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Navigating Election Season with Grace and Hope: A Pastoral Reflection

Dear friends,

I feel dread when I think about the upcoming election. I wish I felt a surge of awe and gratitude. It is a privilege to live in a democracy. Women have had suffrage for only a century, and in many places throughout the world people still don’t have a say over their leaders and laws.

Yet politics has never felt quite so broken. It feels like a battle royal between worldviews that grow ever more divergent as political, cultural, and literal wars rage on.

I don’t want to succumb to the dread. Nor do I wish to jump into the fray. I have my political convictions, to be sure, and I will not relinquish my voice or my vote. But I intend to navigate these next few months with equanimity, kindness, and hope.

As a reminder, here are some things that might help us survive elections:

• Be kind. Remember that the people who believe differently than you do are not merely one-dimensional caricatures defined by their party affiliation.

• You’re probably not going to change anyone’s mind by arguing. It’s rarely wise to engage in political arguments on social media or around the dinner table. The temptation to dig in and fight back can be fierce, but do you really need to take on your college roommate’s second cousin on that Facebook thread or your Aunt Muriel over rhubarb pie?

• You might find yourself on a mountain you’re willing to die on. That’s well and good; there are times when silence feels uncomfortably like complicity. But there’s a difference between dying on that mountain and killing on that mountain. (See first bullet, above).

• Take regular sabbath from the news and social media. Just because those cable channels broadcast 24 hours a day doesn’t mean you need to tune in. Don’t hesitate to use the “unfollow” button.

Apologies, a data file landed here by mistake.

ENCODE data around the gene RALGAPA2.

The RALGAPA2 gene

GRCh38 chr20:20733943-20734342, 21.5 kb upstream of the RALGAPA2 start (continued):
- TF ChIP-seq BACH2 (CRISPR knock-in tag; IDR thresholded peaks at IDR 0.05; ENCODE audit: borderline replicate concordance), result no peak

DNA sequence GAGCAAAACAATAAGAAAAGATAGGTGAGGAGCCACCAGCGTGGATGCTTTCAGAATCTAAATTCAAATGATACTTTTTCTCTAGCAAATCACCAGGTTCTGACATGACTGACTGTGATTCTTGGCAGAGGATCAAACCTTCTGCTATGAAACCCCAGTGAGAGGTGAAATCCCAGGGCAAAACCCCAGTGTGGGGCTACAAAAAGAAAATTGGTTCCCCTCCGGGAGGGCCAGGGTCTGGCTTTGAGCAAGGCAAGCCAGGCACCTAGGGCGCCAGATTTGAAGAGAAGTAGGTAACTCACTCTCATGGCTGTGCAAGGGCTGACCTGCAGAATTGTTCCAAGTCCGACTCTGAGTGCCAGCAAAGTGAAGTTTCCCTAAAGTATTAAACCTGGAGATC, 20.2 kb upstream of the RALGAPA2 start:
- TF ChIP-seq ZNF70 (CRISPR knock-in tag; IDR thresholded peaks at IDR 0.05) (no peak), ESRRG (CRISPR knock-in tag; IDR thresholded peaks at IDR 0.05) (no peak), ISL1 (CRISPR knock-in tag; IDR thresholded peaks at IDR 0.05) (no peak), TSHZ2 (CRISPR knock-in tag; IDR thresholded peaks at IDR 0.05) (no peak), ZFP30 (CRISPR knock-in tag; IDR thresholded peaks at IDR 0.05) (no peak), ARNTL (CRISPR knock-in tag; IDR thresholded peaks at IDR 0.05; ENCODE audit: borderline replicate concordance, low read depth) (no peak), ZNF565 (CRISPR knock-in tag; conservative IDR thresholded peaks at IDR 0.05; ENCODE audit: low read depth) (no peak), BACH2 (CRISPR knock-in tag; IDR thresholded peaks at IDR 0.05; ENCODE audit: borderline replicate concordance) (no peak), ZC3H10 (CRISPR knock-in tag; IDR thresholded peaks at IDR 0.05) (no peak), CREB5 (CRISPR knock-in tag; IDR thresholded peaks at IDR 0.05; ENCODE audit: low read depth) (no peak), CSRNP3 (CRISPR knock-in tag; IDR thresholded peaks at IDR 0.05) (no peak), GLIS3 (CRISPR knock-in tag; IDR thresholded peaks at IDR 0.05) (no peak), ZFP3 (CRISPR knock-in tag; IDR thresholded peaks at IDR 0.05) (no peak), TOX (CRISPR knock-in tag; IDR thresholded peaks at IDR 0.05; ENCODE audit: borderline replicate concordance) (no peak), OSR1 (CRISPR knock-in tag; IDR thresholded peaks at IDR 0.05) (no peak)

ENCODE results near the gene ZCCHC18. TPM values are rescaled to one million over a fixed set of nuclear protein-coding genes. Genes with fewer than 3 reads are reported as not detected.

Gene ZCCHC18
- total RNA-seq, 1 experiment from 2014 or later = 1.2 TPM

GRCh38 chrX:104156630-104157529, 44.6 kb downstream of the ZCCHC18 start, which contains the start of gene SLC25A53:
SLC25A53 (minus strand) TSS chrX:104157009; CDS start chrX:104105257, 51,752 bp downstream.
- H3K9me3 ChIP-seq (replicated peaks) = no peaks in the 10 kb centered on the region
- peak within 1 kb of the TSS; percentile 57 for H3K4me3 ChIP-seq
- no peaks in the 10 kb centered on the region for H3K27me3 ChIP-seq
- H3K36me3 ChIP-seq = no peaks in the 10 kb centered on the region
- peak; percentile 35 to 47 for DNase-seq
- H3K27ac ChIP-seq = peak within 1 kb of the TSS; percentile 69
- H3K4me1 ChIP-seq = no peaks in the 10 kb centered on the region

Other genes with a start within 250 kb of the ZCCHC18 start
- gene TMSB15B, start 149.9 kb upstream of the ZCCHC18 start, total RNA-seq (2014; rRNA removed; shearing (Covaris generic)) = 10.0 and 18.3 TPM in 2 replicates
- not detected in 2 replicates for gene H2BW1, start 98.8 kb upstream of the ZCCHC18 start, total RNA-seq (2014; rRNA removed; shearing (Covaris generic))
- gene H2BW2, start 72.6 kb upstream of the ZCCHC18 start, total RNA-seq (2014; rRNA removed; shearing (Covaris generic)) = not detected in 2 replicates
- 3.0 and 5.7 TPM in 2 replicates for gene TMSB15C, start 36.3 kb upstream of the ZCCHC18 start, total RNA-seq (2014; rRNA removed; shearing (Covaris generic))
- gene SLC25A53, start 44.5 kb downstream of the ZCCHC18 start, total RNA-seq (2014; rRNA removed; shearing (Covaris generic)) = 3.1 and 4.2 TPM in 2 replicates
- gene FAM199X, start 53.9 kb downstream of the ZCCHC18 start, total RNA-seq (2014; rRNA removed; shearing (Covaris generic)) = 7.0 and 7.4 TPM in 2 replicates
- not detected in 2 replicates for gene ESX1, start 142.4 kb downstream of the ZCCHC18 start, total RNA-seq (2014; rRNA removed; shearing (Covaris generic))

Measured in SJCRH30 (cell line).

• Give generously to organizations doing the kind of work that nudges the world toward how you think things should be.

• When you cannot bear to think about the candidates anymore, think about Americans like Dorothea Lange, Martin Luther King, Jr., Aretha Franklin, Maya Angelou, Johnny Cash, Simone Biles, Valarie Kaur, and Bryan Stevenson. Think about your third-grade teacher and the nurse who cared for you when you were sick. Think about the newly minted citizens with tears streaming down their cheeks as they take the Oath of Allegiance. Think about the men and women who serve our country.

Finally, friends: remember that this election is not all there is. Consider the lilies of the field. Consider art and poetry and marching bands and the glory of a midsummer thunderstorm. Remember the promise that God is at work in the world, that love wins, that in the fullness of time, all shall be well, and all manner of things shall be well. Remember that the sun will rise the day after the election, and the day after that.

In the words of a friend, “The world is still so far from God's dream. The church is still so far from Jesus' dream. But the Spirit is still making all things new.”

In Christ,

Pastor Katherine

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